03:10 It may be worthwhile to get imaging a series of circumstances.

    03:14 So if patients have rapidly increasing headache, that's a red flag and we'd want imaging.

    03:19 If there's new onset focality, a new focal neurologic deficit.

    03:23 This indicates a mass lesion or some other brain pathology until proven otherwise, which would require imaging.

    03:30 Headache that causes awakening from sleep is suggestive of a high-pressure headache.

    03:34 Again, that's not a headache that is there when the patient wakes up, that could be any number of things.

    03:39 But a headache that wakes the patient out of sleep usually early in the morning 3, 4 or 5am requires imaging for evaluation of a cause of a high-pressure headache.

    03:49 Thunderclap headaches and incoordination or problems with coordination require evaluation of the posterior fossa and posterior fossa abnormalities or obstruction of CSF flow can cause headache is one of the early symptoms.

    04:02 And so incoordination or ataxias would require additional imaging.

    04:07 How do we treat migraine or tension-type headaches? Well, we really think about two things for managing patients.

    04:14 One is to terminate the migraine, stop it and its track.

    04:17 When this headache starts, how do we stop it? And everybody needs something to stop their headache.

    04:22 In many patients, we will also consider migraine prophylaxis and this is for people typically who have headaches occurring more than twice a month or that's interfering significantly with their life.

    04:32 And this is a discussion with a clinician about the benefit of the treatment and the risk and morbidity to the patient.

    04:40 Migraine termination.

    04:42 What are the things that we think about? And what's a typical approach for thinking through abortive treatments for migraine things that stopped the migraine once it started? Well typically I start with Tylenol or ibuprofen or just taking a nap.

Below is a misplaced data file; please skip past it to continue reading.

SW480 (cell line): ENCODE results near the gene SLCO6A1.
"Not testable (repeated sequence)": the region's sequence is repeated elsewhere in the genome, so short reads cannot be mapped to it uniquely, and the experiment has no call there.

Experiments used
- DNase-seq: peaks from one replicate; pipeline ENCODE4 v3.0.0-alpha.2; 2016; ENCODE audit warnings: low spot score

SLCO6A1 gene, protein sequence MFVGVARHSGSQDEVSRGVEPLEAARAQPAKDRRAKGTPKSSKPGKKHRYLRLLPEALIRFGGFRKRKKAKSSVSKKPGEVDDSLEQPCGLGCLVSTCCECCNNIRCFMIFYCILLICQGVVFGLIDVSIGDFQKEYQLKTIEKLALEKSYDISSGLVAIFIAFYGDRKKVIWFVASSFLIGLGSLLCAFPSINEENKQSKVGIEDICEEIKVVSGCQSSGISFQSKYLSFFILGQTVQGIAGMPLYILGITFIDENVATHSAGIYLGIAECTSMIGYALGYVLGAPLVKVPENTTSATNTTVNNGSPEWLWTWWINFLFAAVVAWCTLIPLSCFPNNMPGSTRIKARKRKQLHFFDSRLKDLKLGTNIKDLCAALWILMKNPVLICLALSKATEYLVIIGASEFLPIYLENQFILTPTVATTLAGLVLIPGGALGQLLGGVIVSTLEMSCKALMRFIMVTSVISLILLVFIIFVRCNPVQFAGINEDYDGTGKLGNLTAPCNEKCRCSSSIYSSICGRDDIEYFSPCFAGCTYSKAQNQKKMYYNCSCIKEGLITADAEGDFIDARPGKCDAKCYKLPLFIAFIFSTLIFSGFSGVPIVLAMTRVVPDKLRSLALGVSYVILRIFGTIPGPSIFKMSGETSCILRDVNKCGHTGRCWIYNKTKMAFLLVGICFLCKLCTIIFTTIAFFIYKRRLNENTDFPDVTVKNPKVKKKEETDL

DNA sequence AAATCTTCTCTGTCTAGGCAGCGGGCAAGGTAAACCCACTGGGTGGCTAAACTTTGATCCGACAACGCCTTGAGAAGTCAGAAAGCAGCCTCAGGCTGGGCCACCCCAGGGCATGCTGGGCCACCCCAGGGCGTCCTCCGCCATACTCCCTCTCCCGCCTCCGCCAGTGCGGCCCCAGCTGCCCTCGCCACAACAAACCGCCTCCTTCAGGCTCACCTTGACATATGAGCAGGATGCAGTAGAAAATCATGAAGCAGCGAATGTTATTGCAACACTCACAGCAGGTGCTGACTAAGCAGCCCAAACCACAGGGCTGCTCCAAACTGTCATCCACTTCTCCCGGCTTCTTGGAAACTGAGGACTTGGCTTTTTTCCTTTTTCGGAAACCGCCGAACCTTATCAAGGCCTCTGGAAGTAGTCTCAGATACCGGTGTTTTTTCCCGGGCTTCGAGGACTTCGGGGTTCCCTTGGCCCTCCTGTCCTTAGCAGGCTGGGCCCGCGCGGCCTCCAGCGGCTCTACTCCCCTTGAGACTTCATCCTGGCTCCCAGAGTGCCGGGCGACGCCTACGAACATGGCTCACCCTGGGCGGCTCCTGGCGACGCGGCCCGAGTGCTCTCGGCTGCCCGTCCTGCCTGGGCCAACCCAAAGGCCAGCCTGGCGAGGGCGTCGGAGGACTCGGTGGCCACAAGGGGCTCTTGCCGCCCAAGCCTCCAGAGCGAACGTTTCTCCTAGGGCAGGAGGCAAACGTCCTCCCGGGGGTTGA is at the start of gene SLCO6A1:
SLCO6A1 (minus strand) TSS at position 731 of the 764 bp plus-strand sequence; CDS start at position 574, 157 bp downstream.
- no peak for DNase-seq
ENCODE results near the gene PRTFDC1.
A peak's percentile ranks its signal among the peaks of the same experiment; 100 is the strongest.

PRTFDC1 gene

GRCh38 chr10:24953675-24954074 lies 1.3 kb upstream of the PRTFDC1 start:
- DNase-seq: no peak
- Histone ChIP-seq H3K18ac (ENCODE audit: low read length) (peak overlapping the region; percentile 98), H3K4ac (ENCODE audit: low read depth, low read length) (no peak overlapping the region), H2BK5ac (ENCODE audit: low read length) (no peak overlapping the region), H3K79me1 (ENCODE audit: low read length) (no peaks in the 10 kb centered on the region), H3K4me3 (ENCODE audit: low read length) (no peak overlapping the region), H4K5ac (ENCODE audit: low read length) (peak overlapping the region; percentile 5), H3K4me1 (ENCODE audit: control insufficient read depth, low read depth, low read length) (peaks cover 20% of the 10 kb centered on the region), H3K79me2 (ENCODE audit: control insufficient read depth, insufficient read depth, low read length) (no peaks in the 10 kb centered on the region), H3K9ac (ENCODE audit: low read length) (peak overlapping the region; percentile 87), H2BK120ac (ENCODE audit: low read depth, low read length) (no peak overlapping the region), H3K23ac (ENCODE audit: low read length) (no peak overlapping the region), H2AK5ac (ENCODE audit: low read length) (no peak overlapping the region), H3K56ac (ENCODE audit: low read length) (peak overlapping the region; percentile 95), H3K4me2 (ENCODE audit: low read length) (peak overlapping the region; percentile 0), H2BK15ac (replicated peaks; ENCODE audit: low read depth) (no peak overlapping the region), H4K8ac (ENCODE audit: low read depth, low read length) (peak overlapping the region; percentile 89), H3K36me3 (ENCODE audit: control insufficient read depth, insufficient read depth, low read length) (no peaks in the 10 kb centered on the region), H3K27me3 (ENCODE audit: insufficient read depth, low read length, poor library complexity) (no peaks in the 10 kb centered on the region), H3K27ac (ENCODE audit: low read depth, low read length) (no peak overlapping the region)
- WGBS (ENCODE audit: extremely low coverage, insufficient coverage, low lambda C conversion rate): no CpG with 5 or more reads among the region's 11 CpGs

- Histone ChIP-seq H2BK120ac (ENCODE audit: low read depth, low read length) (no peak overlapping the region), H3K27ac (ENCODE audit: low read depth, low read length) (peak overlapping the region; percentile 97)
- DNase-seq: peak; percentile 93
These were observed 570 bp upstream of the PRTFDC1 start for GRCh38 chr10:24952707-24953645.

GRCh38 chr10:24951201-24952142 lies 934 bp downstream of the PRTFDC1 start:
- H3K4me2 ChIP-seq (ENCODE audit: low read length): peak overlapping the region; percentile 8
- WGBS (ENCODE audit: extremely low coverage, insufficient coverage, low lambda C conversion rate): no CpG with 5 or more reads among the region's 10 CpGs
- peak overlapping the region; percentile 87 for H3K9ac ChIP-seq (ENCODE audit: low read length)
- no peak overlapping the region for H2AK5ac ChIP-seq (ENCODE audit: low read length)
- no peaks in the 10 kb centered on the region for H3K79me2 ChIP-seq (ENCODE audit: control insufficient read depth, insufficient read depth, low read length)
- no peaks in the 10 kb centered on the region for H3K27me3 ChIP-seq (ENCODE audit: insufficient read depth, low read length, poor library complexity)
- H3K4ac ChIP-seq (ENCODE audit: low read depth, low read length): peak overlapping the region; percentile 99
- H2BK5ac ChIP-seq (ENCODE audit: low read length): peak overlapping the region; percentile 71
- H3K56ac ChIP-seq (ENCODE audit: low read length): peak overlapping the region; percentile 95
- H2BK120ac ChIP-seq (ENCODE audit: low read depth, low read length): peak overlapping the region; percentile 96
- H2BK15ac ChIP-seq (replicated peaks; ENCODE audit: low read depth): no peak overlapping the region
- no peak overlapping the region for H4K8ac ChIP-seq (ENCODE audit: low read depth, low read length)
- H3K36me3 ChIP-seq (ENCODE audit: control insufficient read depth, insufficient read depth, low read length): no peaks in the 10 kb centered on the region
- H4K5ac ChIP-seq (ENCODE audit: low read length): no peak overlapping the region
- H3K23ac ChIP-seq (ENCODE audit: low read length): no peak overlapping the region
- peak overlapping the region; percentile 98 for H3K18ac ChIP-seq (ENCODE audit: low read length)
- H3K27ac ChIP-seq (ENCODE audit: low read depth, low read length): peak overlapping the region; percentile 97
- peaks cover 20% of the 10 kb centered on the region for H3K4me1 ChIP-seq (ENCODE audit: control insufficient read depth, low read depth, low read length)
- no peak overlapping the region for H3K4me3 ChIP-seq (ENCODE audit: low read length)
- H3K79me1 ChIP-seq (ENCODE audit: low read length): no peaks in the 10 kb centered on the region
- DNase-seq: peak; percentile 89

04:56 Those are good conservative abortive treatments for patients who have mild headaches or mild episodes of migraine.

    05:02 When those fail we think about adding antiemetics and nonsteroidal anti-inflammatory.

    05:07 The nonsteroidals are typically a little bit more potent than Tylenol, and antiemetics can be very successful as migraine abortive treatments.

    05:15 Both in their therapeutic qualities as well as many of them are sedating and sleep can be restorative and resolve migraine for many patients.

    05:25 When that's ineffective, we typically move to triptans.

    05:28 Triptans are approved for abortive treatment for migraine, these are vasoconstricting agents.

    05:33 So one of the early things that happens during that aura is vasodilation as a result of activation of the trigeminal vascular circulation and system and triptans cause vasoconstriction.

    05:47 Aborting the migraine preventing that vasodilation that triggers the onset of pain during an aura and so we give triptans during the aura.

    05:56 In addition, we can try a number of other acute interventions for migraine, particularly for patients presenting to a clinic or the emergency department or acute care, migraine cocktail steroids, other antiemetics, Benadryl, non steroidal, anti-inflammatories and when those fail we think about second line abortive treatments.

    06:14 IV valproate acid, IV magnesium, Thorazine and some patients require inpatient hospitalization for dihydroergotamine which is an Ergo it's a vasoconstrictive agent, a little more potent in the triptans and is typically given on the inpatient setting in a hospital.